Wondering if you might be depressed? Learning the common signs of depression can help you figure out what to do next.

Depression is a mental health condition that’s often misunderstood.

If you have depression, you may feel despair that prevents you from enjoying activities you once liked, have trouble sleeping, or find it hard to make decisions. You can also experience physical symptoms like fatigue.

Even though more than 264 million people around the world live with depression, it can look different from person to person. It can sometimes be challenging to diagnose, since people experience different symptoms and different types of depression.

If you’re feeling down, knowing the common signs of depression can help you figure out if you’re experiencing something more than a brief case of the blues.

If you’ve been having symptoms — like low mood, loss of interest, and sleep issues — for most of the day for more than 2 weeks, you may be dealing with depression.

While two people diagnosed with the same type of depression won’t have exactly the same symptoms, there are several depression symptoms that are common.

Here are 10 of the most prevalent (in no particular order):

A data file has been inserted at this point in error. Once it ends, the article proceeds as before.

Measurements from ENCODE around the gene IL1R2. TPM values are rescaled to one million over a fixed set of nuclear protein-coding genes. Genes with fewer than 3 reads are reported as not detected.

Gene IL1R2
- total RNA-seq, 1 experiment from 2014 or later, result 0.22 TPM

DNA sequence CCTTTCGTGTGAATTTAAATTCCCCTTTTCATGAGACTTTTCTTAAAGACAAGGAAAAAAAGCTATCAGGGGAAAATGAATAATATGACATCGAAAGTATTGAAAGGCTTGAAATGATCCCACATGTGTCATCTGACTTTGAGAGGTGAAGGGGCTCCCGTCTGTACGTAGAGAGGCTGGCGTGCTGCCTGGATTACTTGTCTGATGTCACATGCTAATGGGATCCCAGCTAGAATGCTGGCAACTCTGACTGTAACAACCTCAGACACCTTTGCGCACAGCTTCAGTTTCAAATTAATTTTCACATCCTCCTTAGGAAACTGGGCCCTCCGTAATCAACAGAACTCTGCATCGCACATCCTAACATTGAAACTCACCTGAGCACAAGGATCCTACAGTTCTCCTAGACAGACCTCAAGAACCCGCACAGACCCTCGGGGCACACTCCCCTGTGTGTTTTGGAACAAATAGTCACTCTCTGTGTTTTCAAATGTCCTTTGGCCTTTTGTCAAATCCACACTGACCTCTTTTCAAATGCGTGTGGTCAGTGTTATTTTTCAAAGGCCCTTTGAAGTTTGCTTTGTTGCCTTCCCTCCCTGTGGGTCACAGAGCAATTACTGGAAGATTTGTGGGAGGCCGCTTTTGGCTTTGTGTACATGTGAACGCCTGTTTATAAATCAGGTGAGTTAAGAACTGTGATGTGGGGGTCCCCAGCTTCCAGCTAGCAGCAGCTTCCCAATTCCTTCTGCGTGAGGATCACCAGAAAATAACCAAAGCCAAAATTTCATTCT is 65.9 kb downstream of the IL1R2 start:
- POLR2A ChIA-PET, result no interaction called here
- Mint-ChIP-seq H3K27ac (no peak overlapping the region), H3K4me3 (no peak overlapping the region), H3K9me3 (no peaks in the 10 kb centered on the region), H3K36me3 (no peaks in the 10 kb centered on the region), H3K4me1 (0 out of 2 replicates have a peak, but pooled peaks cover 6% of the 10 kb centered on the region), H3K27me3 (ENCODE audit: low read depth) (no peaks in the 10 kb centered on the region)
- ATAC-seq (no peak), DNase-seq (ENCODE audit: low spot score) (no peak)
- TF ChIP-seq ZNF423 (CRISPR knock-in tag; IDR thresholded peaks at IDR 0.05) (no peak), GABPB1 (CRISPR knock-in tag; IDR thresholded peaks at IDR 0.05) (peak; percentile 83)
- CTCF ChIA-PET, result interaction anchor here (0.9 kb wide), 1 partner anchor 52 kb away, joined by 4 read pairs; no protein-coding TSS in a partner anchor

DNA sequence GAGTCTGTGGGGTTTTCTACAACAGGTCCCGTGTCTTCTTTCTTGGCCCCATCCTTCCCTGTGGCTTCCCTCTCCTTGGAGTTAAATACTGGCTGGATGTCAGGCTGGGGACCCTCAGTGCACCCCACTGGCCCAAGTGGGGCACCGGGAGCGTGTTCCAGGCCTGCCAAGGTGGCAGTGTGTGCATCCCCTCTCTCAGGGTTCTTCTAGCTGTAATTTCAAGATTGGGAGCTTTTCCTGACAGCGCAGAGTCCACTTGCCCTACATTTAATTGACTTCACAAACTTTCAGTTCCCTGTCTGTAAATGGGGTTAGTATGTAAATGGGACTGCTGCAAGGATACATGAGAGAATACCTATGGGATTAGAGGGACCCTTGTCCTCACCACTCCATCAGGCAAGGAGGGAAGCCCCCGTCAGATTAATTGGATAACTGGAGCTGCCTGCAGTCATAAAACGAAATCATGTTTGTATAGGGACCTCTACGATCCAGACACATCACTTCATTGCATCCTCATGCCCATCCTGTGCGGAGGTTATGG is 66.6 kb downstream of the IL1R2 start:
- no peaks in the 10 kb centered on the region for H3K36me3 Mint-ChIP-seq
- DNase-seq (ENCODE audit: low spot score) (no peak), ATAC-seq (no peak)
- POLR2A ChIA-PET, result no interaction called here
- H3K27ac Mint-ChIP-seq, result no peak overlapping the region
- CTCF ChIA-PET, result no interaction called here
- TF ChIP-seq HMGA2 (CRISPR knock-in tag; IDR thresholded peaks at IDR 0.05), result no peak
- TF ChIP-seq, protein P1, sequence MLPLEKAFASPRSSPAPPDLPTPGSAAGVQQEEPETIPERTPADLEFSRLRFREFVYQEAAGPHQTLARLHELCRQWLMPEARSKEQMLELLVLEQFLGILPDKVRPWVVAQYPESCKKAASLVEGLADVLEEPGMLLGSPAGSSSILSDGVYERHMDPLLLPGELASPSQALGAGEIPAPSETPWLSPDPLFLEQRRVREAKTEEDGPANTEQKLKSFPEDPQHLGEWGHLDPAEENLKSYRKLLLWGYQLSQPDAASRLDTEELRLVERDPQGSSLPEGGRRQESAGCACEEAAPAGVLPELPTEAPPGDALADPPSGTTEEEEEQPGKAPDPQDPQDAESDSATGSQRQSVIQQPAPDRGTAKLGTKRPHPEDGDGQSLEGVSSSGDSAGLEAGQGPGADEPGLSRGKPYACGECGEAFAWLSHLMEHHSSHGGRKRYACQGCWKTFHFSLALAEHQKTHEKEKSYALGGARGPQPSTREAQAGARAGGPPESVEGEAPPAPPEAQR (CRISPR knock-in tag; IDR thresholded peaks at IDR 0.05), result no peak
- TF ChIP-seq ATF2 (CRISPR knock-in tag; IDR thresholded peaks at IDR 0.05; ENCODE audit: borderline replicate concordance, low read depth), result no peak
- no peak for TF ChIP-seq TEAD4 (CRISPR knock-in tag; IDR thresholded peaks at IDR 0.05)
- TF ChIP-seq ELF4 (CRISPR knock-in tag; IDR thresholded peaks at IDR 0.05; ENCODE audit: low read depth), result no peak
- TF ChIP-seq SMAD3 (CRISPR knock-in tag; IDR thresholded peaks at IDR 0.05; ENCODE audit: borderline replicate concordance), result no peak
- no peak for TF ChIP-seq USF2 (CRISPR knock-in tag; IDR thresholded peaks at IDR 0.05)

1. Persistent low mood

Many of us feel down from time to time, but when this feeling just won’t go away, it may mean you’re experiencing depression.

You might feel like you’re continually out of sorts. It’s also common for anxiety symptoms to occur alongside depression, as well as feelings of impending doom.

Sometimes, people with depression describe themselves as feeling numb or “flatlined.” They may have difficulty mustering up an emotional response to things that happen to them — whether good or bad.

2. Loss of interest or pleasure in things you once enjoyed

“What’s the point?” and “Why bother?” are phrases you might say describe your mood for a few weeks straight. Work, social activities, and even simple household chores may seem pointless to you.

Maybe you typically love to do DIY projects or enjoy going to the local coffee shop with friends on the weekends. But if you have depression, these things might not appeal to you suddenly. You may find it challenging to muster up the energy to do them, or just don’t have the desire.

3. Feelings of guilt, hopelessness, or worthlessness

Many people with depression can feel overwhelming guilt about past actions or events, or even feel guilty about being depressed.

You might also experience low self-esteem and self-loathing. You may also feel hopeless — like there’s nothing you can do to feel better.

4. Loss of sex drive

When you’re depressed, your desire for sex may wane. You may start to wonder what happened to your sex drive.

This can lead to more guilty feelings, especially if your partner is having difficulty understanding why you no longer want this type of intimacy.

According to a 2018 study, difficulties with sexual function are a common but underreported sign of depression. The researchers found that 62.5% of the men who participated had problems with sexual functioning.

5. Decreased energy, fatigue, or feeling slowed down

Most people think of the mental and emotional symptoms of depression, but it can cause physical symptoms, too. These physical symptoms often mimic other health conditions.